Journalist Geoff Barton might not have foreseen the impact he would make when he coined the term NWOBHM (New Wave of British Heavy Metal) in Sounds magazine. The words would become synonymous with a tidal wave of bands that emerged from the United Kingdom and ultimately change the genre forever. Leading the charge were Iron Maiden, Judas Priest, Motorhead, Holocaust, Angel Witch, Diamond Head, Blitzkrieg, The Tigers of Pan Tang, Sampson, and a group formed in 1978 named Venom. The world was thrown on its axis when the group unleashed their 1981 full length, Welcome To Hell. While Black Sabbath had conjured up imagery of the devil and a world spiraling towards the apocalypse, Venom seemed to emerge from the jaws of Cerberus itself. Songs like “Witching Hour”, “In League With Satan”, and “In Nomine Sathanas” were all part and parcel to the groups use of satanic imagery that would go on to influence several groups that followed their example. They would follow this assault in 1982 with Black Metal, and subsequently plant the seeds for an entire subgenre in the process. For the trio of bassist Conrad “Cronos” Lant, guitarist Jeff “Mantas” Dunn and drummer Tony “Abaddon” Bray, it appeared that the world was ripe for conquest…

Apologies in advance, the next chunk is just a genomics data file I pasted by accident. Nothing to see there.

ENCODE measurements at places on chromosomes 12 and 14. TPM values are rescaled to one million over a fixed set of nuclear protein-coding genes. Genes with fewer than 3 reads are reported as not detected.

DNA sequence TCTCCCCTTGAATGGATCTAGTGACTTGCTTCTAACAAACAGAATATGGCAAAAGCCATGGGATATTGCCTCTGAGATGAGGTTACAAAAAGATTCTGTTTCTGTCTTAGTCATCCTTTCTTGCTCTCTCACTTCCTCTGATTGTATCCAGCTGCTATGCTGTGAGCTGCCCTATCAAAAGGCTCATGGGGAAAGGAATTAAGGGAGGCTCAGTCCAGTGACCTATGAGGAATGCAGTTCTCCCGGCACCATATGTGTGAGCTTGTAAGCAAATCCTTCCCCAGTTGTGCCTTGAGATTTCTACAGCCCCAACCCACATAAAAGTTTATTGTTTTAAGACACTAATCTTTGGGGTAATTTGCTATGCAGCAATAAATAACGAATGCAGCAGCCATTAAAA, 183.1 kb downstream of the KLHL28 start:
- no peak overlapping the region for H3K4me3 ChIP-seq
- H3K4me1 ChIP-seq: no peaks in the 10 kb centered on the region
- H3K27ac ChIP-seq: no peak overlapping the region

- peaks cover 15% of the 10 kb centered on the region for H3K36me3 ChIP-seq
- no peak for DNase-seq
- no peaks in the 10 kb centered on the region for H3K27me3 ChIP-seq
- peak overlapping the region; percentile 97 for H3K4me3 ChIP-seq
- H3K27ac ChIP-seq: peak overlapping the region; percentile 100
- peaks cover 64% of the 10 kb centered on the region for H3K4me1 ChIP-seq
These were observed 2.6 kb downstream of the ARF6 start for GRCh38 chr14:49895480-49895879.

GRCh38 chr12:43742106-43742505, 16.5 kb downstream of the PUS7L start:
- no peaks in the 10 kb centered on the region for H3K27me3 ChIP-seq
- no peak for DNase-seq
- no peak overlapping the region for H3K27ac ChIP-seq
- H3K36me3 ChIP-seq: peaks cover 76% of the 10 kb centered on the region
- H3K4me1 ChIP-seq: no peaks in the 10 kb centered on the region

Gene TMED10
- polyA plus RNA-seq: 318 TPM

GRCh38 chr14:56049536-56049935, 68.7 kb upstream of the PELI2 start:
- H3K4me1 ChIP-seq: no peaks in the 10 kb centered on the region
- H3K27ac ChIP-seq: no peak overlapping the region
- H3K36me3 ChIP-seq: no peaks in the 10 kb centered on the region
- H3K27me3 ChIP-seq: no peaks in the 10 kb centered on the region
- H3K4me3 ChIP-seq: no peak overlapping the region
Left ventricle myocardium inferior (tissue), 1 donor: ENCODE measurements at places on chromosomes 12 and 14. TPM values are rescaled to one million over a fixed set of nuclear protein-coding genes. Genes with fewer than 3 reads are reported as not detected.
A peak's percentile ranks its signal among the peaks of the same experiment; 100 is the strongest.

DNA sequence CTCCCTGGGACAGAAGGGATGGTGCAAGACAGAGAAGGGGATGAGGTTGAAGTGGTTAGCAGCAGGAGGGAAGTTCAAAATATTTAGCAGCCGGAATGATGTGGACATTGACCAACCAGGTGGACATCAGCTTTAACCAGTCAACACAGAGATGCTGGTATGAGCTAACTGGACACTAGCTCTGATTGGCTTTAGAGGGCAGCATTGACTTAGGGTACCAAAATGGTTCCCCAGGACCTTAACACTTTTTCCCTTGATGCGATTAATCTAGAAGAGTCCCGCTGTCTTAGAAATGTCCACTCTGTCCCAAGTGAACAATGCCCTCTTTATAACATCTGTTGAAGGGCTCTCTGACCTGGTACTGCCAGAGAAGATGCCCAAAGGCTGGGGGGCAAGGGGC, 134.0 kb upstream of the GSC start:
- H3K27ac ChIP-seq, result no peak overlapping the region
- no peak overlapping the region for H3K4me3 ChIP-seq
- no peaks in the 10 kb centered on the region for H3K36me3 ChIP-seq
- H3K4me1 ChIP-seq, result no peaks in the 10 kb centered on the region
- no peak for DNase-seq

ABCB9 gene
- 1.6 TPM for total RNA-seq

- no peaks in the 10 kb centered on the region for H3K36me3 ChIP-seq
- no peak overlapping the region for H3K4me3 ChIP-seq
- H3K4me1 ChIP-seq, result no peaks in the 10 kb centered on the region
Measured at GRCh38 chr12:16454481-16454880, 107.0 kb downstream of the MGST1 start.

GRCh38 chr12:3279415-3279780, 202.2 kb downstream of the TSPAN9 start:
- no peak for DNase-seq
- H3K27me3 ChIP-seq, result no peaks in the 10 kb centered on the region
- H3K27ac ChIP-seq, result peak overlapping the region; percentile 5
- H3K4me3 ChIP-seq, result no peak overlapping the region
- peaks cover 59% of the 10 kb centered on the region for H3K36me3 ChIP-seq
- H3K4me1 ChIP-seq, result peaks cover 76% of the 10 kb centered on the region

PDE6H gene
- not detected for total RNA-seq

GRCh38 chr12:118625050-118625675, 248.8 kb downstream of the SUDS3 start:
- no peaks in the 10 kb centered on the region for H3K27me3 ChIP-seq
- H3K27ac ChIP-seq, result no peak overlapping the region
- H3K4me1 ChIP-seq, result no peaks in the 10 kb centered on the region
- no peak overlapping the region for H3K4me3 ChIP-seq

Fast-forward to 1987 and the release of the group’s fifth studio album, Calm Before the Storm. The first without Mantas on guitar and a departure in style from their previous material, to this day it remains a somewhat polarizing album. Just as the verse from the song “Black Metal” stated, Venom had “taken their chances with high energy.” It was a risk that had paid off on spades. Their blistering sound, which was a mixture of Motorhead, Judas Priest, and Punk, had secured their rightful place in history, not to mention millions of fans dubbed ‘the legions’. Calm Before The Storm is a more melodic effort, with lyrical content toned down from the normal subjects of Satan, sleaze, and genuine debauchery.